Welcome to the Olympic Games, COVID-19 edition. Hugs, high-fives and handshakes are unnecessary forms of contact. Cheering should be avoided, as should singing and shouting. And that’s even if anyone’s there to watch, since international visitors won’t be allowed in Japan and it’s unclear how many local people can go. For athletes and others who get in, remember to keep your distance — two meters, unless on the field of play.

The alternating Summer and Winter Games are the world’s biggest biennial party. Sure, they’re sporting events in celebration of humankind’s never-ending quest to be faster, higher and stronger. But at their core, the Olympics are a carnival of fitness and skill, dedication and determination. It’s a fundamentally social event where the most valuable social capital is a gold medal around your neck.

This year is different. It will be antisocial, antibacterial, and quite probably anticlimactic. While vaccines are being rolled out globally, the COVID-19 pandemic still continues — including in Tokyo, where the government has extended a state of emergency by another fortnight to help prevent a fresh wave of infections.

For athletes, officials and spectators, the need to be coronavirus-safe means running away from the blood, sweat and tears that comes with the pursuit of elite physical performance. But more than that, the guidelines issued in an attempt to make the event more sanitary may end up disinfecting the games from the Olympic spirit that runs at their very core.

This COVID-19 Playbook issued by the International Olympic Committee outlines rules for athletes, officials and media to follow at this year’s event — with the risk of being booted out if not followed. The guidelines mean no longer giving a congratulatory hug to the long-time rival who gallantly defeats you on the running track, or riding hand-in-hand in victory with a teammate at the velodrome. Those obligatory group high-fives on the volleyball court after every point could now be considered unnecessary.

Ever-politicized by wars, embargoes, dissent and nationalism, the Olympic Games still clings to the notion that sport transcends politics, cuts across borders and unites people. Athletes and officials are being told to limit contact with other people, not stray from the Olympic Village, avoid public transport, and remain within official venues.

The Playbook’s warning is harsh: “Repeated or serious failures to comply with these rules may result in the withdrawal of your accreditation and right to participate.”

Japan and the IOC are taking the health of athletes, officials and spectators seriously. Not going so far as to order the first cancellation since World War II, but enough to alleviate risks with states of emergency and prohibiting overseas spectators. They hope the scaled-down spectacle, scheduled for July 23 to Aug. 8, won’t become a hotspot for further COVID-19 outbreaks.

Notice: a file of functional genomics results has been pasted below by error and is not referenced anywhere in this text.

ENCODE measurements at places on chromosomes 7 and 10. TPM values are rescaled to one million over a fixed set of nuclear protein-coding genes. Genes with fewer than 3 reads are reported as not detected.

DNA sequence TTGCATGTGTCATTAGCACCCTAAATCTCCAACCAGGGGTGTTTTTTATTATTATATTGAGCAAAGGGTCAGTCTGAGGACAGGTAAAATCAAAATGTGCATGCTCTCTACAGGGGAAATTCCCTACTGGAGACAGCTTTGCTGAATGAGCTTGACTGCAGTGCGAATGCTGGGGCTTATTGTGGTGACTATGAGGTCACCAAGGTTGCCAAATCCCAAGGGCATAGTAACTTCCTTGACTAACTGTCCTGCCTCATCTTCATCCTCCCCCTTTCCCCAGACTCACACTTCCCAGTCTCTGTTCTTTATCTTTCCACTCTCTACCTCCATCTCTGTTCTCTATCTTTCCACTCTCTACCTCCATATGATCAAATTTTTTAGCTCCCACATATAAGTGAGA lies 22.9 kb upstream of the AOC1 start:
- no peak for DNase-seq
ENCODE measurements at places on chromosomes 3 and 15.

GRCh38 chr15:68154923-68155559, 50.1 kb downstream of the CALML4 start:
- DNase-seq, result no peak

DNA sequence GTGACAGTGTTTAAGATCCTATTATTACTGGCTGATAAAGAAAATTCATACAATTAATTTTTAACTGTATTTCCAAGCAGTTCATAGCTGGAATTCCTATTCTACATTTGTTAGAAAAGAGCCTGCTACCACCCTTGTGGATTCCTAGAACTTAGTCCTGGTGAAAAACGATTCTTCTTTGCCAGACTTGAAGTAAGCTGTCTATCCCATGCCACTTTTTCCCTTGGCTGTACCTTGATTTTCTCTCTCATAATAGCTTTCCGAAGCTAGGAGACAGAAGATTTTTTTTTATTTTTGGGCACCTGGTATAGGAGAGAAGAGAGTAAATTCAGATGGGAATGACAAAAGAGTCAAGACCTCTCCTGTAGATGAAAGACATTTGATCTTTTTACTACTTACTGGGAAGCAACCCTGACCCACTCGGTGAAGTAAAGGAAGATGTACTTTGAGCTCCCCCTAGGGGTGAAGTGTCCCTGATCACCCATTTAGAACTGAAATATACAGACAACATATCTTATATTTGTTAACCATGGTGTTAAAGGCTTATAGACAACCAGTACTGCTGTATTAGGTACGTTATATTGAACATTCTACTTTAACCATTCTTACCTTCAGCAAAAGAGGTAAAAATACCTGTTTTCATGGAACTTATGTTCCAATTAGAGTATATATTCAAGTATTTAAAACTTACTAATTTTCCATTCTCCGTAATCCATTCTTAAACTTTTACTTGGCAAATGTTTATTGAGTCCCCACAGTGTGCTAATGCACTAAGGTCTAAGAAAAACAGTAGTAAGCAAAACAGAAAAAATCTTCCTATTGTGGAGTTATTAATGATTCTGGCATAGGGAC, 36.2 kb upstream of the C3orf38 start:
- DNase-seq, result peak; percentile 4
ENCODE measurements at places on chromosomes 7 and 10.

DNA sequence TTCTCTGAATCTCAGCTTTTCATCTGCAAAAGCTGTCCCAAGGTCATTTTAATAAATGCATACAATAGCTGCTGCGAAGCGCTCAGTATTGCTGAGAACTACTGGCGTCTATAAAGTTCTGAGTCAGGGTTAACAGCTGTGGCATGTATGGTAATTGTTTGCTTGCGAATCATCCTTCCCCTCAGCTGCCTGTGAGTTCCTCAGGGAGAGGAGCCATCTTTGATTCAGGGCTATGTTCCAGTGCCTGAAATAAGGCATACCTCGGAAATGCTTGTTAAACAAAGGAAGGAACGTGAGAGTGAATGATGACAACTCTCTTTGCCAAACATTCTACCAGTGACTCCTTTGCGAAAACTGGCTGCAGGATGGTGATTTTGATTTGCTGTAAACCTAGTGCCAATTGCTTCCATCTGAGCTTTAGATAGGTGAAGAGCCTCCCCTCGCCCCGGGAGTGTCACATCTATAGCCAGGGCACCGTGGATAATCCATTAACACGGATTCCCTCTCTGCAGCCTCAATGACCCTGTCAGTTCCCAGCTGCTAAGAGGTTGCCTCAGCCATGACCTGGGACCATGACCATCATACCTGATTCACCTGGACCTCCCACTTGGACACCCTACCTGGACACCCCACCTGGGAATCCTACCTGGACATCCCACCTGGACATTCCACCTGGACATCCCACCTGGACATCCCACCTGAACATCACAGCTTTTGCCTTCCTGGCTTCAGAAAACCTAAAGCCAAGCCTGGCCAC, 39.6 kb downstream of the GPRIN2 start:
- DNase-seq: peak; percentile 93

There’s one eye on the clock. In February, Beijing hosts the Winter Games 14 years after holding the summer edition. China is determined to forge ahead, and Japan is keen to prove that it can pull off an event despite the global pandemic.

Hence the strict but likely unenforceable rules, a track-and-trace app that barely works, and a reliance on the sense of fair play and goodwill of athletes and coaches at an event with a long history of being marred by the dishonest conduct of those few who don’t want to follow the rules.

Consider for a moment the plight of an athlete at these games. Being unable to compete is your worst nightmare. All other risks or punishments pale in comparison.

You’ve been training hard, sacrificing work, studies and social life each day for the past five years just to qualify. Tokyo 2020 was etched in your mental calendar, with the nightmare prospect last year of your dreams being canceled by the coronavirus giving way to hope for the rescheduled competition.

You’ve made it through the confusing logistical hoops that include COVID-19 tests and restrictive transport to arrive at the Olympic Village. The opening ceremony has been run to a half-empty stadium. You wouldn’t have missed it for the world. Except now you’re feeling a little flush. A slight headache, mild cough. Nothing to worry about. You’re strong, an Olympic athlete, one of the world’s best.

Olympic protocols dictate reporting symptoms immediately to officials. You know you’ll be tested and, if found positive, barred from competing. But you wait. After day two of fever, you talk to your coach, who’s as invested as you are. Since the symptoms don’t seem too bad, you simply skip practice and rest a little more. The downside of coming clean is losing your chance at Olympic glory. The upside seems non-existent.

You’re called up for the next COVID-19 test; one is due every four days. The coach says you’re out at the training venue, stuck in transport, unavailable, and will come by later. The overworked medical staff won’t be like the more-strict drug-testing officials. Finally, the fever has dissipated and you head out for training and hang with teammates and familiar competitors. It’s only two weeks later, maybe with a medal, that you start hearing about the new rounds of outbreaks hitting Tokyo.

Around the world, millions of viewers will tune in — enjoying the spectacle, but missing the roars of the crowd that bring the Olympics to life. Stadiums attendance may be sparse, cheers muted, and celebrations curt. But like the marathon which closes the calendar, the great challenge alone makes running the event worthwhile. The Olympic spotlight shines for only so long. Tokyo can’t miss grabbing its share before Beijing takes a turn.

Pandemic or not, the games must go on.

Tim Culpan is a Bloomberg Opinion columnist covering technology.

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